instructions.

In addition, the reduction in complex instructions meant more room for
fast registers and resulting higher CPU operating speeds.

I suggest you read up on this.
Dec 29 '07 #156
jacob navia wrote:
CJ wrote:
>CBFalconer wrote:
>>Remember that you can't count on the availability of more than
64 Kbytes of memory (although most systems provide more).

Many C programs will need to get by on a lot less memory than
this! I know that for Jacob every computer is a 32-bit Windows
box with a couple of gigabytes of RAM, but out there in the real
world C programs often control things like toasters or kettles,
where memory is severely limited.

Look "CJ" whoever you are:

You know NOTHING of where I have programmed, or what I am doing.
Versions of lcc-win run in DSPs with 80k of memory, and only
20 usable.
Does that mean you have finally uncovered the reason it won't run
on a 486 under W98?
You (like all the "regulars") repeat the same lies about me again
and again but that doesn't makes them true.
Please specify some toasters or kettles controlled by lcc-win32.
Please also specify the breeds of CPU chips that are compatible.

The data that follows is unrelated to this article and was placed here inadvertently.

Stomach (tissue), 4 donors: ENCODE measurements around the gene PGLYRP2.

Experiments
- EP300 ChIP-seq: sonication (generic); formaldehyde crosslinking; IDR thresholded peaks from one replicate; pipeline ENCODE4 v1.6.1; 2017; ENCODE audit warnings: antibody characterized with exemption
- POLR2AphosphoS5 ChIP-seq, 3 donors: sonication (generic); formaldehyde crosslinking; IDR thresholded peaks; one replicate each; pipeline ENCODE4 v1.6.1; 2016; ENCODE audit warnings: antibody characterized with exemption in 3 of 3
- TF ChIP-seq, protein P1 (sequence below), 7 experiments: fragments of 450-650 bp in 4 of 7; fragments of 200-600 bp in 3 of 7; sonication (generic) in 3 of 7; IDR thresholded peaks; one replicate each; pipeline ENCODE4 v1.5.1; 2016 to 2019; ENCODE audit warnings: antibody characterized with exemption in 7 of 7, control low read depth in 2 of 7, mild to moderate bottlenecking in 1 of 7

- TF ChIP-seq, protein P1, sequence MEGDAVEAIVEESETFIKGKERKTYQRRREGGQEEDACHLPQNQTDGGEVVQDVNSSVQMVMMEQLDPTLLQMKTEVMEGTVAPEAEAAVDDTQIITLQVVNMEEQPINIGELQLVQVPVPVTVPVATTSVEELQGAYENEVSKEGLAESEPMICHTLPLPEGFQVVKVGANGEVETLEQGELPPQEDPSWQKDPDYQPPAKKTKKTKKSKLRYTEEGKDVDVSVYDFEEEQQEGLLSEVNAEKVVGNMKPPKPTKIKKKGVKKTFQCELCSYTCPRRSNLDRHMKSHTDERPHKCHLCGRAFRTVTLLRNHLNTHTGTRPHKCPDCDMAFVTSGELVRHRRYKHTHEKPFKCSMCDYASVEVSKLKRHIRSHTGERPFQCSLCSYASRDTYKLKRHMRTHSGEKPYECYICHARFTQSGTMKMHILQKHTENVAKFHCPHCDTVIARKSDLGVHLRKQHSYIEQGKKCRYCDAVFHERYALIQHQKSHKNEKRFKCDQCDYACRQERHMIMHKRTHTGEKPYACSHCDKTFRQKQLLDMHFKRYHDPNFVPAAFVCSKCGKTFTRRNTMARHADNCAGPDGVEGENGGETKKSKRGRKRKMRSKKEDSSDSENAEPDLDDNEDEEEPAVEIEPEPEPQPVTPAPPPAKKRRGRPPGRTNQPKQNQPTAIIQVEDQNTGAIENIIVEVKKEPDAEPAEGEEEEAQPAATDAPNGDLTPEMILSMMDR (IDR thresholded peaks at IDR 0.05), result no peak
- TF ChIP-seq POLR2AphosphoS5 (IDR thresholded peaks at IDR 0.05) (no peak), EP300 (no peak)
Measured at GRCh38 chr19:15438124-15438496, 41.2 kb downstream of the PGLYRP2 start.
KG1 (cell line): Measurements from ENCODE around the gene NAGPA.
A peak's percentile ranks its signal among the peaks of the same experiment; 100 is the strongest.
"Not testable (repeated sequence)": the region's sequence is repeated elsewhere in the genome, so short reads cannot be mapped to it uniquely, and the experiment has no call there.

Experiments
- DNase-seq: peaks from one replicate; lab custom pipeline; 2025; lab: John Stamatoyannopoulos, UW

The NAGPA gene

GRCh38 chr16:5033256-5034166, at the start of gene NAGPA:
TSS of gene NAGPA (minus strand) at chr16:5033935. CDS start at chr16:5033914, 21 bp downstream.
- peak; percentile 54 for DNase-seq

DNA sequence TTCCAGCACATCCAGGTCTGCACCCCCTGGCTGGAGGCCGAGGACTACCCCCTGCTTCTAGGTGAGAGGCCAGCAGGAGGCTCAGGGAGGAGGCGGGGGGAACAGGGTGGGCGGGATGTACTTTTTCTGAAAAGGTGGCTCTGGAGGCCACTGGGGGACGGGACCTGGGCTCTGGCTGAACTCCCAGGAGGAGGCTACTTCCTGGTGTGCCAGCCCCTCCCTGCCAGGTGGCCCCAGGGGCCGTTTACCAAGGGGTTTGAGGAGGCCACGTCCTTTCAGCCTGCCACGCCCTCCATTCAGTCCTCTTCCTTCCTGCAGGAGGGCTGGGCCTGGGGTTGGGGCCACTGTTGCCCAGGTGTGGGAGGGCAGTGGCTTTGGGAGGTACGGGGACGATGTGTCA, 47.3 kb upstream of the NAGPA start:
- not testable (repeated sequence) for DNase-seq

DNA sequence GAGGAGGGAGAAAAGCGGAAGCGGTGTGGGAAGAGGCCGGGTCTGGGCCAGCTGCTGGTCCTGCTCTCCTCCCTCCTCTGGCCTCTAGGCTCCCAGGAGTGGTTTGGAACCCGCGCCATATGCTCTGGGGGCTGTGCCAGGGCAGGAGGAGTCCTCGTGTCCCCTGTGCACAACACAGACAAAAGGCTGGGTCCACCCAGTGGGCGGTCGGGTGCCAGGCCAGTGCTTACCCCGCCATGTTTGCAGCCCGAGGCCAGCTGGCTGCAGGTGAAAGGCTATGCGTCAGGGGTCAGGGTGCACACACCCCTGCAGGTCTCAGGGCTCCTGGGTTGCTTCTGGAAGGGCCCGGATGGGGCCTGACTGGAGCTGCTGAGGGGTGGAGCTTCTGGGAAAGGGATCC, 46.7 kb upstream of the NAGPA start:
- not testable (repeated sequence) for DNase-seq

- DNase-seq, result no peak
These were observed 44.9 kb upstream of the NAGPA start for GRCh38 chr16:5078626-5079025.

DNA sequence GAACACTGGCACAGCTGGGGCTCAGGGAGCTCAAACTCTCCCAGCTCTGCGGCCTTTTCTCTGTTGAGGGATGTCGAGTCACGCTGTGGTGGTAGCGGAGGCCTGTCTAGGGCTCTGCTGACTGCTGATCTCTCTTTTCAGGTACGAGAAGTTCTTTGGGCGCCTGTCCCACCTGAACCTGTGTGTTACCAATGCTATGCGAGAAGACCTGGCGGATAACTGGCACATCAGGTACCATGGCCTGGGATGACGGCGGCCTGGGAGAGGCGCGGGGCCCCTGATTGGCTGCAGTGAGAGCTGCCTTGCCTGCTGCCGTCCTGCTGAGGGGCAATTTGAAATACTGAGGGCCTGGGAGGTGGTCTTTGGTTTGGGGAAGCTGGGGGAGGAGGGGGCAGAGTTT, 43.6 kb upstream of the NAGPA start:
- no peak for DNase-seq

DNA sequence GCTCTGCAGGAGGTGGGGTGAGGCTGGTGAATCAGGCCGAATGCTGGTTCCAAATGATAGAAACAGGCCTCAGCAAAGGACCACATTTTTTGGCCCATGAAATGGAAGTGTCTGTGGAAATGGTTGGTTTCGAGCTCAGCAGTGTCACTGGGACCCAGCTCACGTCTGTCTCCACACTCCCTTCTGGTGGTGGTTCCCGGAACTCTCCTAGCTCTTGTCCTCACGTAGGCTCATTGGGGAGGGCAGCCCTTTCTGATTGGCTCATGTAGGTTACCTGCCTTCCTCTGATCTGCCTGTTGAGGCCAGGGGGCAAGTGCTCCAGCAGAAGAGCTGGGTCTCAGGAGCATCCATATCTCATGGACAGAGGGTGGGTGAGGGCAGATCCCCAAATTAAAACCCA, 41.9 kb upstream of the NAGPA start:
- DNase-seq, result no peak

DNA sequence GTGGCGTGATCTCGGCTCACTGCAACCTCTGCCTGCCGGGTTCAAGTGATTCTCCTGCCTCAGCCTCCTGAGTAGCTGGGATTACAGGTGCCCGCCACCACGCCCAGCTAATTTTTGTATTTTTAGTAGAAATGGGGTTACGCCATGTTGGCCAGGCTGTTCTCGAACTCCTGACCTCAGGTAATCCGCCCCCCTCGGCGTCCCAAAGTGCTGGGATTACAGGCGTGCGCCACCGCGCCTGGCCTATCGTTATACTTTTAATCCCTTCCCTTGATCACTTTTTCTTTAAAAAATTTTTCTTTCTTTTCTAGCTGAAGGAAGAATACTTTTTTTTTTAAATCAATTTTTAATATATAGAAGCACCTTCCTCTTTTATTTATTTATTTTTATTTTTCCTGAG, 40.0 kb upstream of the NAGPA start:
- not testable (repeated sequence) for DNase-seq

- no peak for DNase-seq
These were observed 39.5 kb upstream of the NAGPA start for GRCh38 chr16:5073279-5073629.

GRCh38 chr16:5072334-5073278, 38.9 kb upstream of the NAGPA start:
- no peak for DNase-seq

You feel like insulting someone? Pick up another target or (much
better) try to stop kissing ass ok?
I saw no insult in CJs message. I did in yours.

--
Merry Christmas, Happy Hanukah, Happy New Year
Joyeux Noel, Bonne Annee, Frohe Weihnachten
Chuck F (cbfalconer at maineline dot net)
<http://cbfalconer.home.att.net>

--
Posted via a free Usenet account from http://www.teranews.com

Dec 30 '07 #157
Keith Thompson wrote:
"Serve La" <ni@hao.comwrites:
[...]
>How about let filesize("/var/adm/messages") and others UB?? On some
systems it could return correct values on others an error

fflush(stdin) is UB so i dont see a reason why filesize should have
every single filetype perfectly defined.
And here in clc people will have 1 more reason to tell others that
demons will fly out of their nose when they try filesize() on
/dev/random or something!

Presumably filesize("/dev/random") could behave sensibly without
invoking undefined behavior. The system could detect that it's a
"character special file" and return an error indication. An
implementation of filesize() might fall back to reading every byte of
the file in some cases, but only when necessary. [...]
On all systems I know of that provide a "/dev/random"
file, reading all the bytes would take too long ...

(R.H.: Any update on the progress of your infinite